Eric Bednarski’s poignant documentary, Warsaw: A City Divided, due to be screened at the Jewish Film Festival in Jerusalem later this year, provides viewers with a fresh look at the Warsaw Ghetto. Established in 1940 on the cynically false rationale of halting the spread of infectious diseases, it was an overcrowded, walled-off dumping ground rife with misery and starvation and a way station to Nazi extermination camps.
In the summer of 1942, the Germans launched the first wave of massive deportations, sending its hapless Polish Jewish inhabitants to the Treblinka extermination camp. Less than a year later, a small cadre of Jewish militants rebelled in what would be known as the Warsaw Ghetto Uprising.
The following summer, starting on August 1, a general uprising erupted in the Polish capital. It lasted for two months and was suppressed by the Germans.
Bednarski, a Canadian filmmaker of Polish origin based in Warsaw, uses these cataclysmic events to paint a vivid picture of a city that was virtually destroyed during the course of the brutal six-year Nazi occupation of Poland.
Focusing on the ghetto, he gives us a new perspective of it through the lens of footage shot by Warsaw resident Alfons Ziolkowski from March to November 1941.
“Fifteen years ago, I unearthed unique and hitherto unknown 8mm Polish amateur footage shot in … the ghetto soon after its creation by the Nazis,” Bednarski writes in his mission statement. “At its height, the ghetto would eventually hold some 450,000 Jews from Poland and elsewhere in Europe. Almost all of them would perish in the Holocaust. With my discovery of the footage came a strong sense of responsibility, not only to study and properly identify it, but above all to show it to the world. I have consulted with a wide range of experts, historical institutions, and museums in Poland, Britain and Israel over many years.
“Little is known about the intentions of the Polish amateur photographer who shot the footage, or about the circumstances in which it was shot. Alfons Ziolkowski died in the 1980s, leaving behind few details. What we do know is that, as a merchant, he was able to obtain a pass into the ghetto and, at great risk to himself, document scenes of daily life there. The material he produced differs in significant ways from the well-known footage later produced by Nazi German propaganda film crews in 1942. We are shown quite different locations, such as the Hale Mirowski Market area, a hub of essential food-smuggling activity, and unique views of the Okopowa Jewish Cemetery, today almost completely overgrown with trees. We discover the ghetto in an earlier phase of its existence, and not through the eyes of occupiers and perpetrators.”
Ziolkowski’s black-and-white footage is plain and unadorned, offering candid glimpses of everyday life in a ghetto doomed to be battered into rubble by its Nazi overlords.
People fill the sidewalks, going about their daily business. Men pull carts. Onlookers mill around a mound of potatoes on sale. A man lies prostrate on the street. A boy no older than 12 or 13 is seen running. A Jewish policeman in a spiffy uniform hits a boy who was probably a smuggler. (Eighty percent of the food consumed in the ghetto was imported from the Polish side). Another Jewish policeman stands next to a mass grave adjacent to a Jewish cemetery. A musician plays a violin.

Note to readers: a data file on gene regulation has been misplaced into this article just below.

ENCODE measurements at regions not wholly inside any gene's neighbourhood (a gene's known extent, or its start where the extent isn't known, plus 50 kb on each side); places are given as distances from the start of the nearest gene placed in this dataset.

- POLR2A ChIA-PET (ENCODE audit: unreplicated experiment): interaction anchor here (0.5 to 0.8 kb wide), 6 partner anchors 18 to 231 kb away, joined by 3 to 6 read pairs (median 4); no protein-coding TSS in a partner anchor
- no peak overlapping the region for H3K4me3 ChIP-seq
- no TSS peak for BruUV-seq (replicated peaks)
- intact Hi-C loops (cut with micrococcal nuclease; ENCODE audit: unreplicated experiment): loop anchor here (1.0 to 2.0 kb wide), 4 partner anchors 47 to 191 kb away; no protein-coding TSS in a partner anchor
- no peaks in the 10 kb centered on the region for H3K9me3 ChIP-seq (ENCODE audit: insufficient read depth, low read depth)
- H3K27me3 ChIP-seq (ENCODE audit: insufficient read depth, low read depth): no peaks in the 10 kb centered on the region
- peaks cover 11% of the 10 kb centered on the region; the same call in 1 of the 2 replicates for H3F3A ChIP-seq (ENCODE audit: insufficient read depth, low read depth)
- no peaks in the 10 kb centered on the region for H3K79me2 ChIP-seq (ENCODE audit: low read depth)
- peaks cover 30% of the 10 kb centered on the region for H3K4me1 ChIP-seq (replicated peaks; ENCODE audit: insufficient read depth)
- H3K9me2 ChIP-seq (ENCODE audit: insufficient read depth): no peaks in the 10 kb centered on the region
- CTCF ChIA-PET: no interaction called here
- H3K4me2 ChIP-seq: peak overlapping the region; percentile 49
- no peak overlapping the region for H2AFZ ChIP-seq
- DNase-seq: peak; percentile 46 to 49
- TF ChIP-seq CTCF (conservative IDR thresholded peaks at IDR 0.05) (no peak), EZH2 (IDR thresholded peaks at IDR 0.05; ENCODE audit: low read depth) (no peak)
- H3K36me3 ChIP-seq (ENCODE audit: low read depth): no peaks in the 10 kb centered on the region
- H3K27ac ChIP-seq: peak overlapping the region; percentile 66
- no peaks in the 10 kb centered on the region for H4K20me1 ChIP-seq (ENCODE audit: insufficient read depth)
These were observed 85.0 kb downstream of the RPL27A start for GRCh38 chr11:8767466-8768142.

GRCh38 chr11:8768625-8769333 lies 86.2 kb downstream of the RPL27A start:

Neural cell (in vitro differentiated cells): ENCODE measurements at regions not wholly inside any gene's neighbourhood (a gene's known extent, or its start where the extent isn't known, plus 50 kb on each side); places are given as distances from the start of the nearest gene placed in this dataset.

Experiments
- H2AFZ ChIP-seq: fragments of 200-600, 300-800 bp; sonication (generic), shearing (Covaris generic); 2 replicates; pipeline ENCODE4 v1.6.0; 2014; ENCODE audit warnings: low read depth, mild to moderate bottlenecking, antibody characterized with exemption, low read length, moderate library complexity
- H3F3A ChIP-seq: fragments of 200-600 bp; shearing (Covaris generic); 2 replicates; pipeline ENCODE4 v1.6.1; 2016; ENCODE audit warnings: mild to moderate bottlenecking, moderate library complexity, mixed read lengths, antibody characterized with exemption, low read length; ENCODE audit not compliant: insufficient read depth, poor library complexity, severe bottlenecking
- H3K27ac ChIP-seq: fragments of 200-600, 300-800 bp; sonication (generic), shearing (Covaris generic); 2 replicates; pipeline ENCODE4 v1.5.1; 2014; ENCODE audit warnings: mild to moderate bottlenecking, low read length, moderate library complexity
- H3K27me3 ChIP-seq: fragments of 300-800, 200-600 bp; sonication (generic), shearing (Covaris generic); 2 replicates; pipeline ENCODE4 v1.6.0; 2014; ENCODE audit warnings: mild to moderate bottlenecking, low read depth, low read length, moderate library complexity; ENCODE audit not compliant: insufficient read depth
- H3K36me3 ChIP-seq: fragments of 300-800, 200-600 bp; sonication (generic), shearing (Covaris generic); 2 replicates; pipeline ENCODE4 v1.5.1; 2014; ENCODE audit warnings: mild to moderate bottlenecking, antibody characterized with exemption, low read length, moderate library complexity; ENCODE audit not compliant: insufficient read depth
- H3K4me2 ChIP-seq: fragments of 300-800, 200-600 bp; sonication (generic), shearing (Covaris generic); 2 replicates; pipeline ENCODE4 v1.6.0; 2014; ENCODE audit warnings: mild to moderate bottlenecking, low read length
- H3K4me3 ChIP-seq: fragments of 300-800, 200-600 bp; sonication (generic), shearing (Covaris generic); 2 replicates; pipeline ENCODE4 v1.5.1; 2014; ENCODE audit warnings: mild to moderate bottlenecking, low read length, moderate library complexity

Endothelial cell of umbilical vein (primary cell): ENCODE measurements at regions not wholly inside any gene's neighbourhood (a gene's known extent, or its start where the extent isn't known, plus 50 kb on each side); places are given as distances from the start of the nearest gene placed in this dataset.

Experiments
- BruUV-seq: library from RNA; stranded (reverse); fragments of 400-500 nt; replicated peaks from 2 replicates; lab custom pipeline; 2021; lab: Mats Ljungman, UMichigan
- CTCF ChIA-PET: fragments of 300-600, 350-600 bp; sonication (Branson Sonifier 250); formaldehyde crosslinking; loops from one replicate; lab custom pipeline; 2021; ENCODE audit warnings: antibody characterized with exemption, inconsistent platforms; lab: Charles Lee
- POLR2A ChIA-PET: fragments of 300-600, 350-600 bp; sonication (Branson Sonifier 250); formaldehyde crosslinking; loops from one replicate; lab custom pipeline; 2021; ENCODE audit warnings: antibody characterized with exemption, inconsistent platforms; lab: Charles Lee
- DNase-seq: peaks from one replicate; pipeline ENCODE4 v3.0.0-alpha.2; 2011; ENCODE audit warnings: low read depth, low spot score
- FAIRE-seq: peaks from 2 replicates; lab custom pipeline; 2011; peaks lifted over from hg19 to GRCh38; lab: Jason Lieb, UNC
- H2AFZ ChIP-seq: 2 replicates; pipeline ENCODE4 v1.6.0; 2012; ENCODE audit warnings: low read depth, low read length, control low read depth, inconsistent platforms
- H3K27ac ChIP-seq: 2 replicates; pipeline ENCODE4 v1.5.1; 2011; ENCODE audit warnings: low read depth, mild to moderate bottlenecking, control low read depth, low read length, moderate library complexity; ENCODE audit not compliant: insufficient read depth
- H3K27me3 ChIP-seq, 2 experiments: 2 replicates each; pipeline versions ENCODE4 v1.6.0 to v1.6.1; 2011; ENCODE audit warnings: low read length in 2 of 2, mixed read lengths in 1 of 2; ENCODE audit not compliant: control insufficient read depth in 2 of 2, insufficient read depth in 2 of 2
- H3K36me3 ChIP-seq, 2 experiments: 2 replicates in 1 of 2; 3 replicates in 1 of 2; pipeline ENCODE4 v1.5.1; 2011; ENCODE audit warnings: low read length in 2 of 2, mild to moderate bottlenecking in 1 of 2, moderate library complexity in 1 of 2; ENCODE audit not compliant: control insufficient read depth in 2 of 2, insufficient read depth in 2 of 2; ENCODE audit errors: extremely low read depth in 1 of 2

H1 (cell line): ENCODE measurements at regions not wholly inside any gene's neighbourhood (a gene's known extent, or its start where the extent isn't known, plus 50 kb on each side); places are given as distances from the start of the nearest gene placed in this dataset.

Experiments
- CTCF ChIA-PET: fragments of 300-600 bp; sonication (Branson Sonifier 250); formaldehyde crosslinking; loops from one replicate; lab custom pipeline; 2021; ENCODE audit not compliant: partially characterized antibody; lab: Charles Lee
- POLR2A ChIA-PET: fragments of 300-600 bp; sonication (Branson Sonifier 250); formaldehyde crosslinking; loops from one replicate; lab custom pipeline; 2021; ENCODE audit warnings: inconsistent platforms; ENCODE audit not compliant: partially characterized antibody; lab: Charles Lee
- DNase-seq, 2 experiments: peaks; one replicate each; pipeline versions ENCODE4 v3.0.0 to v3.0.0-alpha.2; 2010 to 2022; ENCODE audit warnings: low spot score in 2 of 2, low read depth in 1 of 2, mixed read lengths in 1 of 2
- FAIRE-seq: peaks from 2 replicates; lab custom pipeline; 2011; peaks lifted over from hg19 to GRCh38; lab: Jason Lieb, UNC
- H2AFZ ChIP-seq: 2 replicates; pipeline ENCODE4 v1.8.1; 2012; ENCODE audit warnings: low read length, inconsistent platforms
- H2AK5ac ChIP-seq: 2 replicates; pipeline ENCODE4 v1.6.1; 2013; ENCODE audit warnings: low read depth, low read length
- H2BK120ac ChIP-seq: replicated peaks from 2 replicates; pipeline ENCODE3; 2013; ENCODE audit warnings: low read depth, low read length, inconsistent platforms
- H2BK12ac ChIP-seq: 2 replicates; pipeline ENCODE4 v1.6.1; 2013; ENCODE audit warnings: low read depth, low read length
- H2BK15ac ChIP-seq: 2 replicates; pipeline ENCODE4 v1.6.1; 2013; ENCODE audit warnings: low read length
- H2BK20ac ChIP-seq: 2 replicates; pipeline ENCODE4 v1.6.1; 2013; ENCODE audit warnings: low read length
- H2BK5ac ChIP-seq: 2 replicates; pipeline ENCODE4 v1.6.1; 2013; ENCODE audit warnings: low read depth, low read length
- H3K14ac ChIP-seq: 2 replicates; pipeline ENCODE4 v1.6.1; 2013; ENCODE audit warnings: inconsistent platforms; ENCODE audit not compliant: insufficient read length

In his film, Bednarski interweaves clips from Ziolkowski’s movie with contemporary views of Warsaw where the ghetto once stood. He also interviews Jewish survivors, nearly all of whom remained in Poland after the Holocaust. A woman sums up her experience by saying that her ordeal was one of humiliation, fear and hunger.
The ghetto was ordered destroyed by SS chieftain Heinrich Himmler, who contemptuously referred to its inmates as “sub-humans.” After about a month of fierce fighting, during which lightly-armed Jewish combatants inflicted painful casualties on the Germans, the resistance ended in surrender.
“The Jewish quarter of Warsaw is no more,” boasted German commander Jurgen Stroop, who was hanged after World War II.
Today, no more than a dozen of the ghetto’s original buildings are still intact. In honor of its victims, an empty tram emblazoned with a Star of David is driven through Warsaw once a year, on January 27, to commemorate Holocaust Memorial Day.
With the outbreak of the subsequent Polish uprising, the Germans were intent on laying waste to Warsaw, the symbol of Polish independence and sovereignty. “It was a landscape of ruins,” muses a man who witnessed the piecemeal destruction of the city.
The message Bedarski wants to leave is clear. As he writes, “I worked on this film for more than a decade, and by the time I was in the final stages of putting it together, it was clear that in a world where xenophobia, racism and antisemitism are once again on the rise, the task of sustaining the memory of tragedies such as that of the Warsaw Ghetto is more urgent than ever. Warsaw: A City Divided is one small contribution to the process of keeping alive that memory.”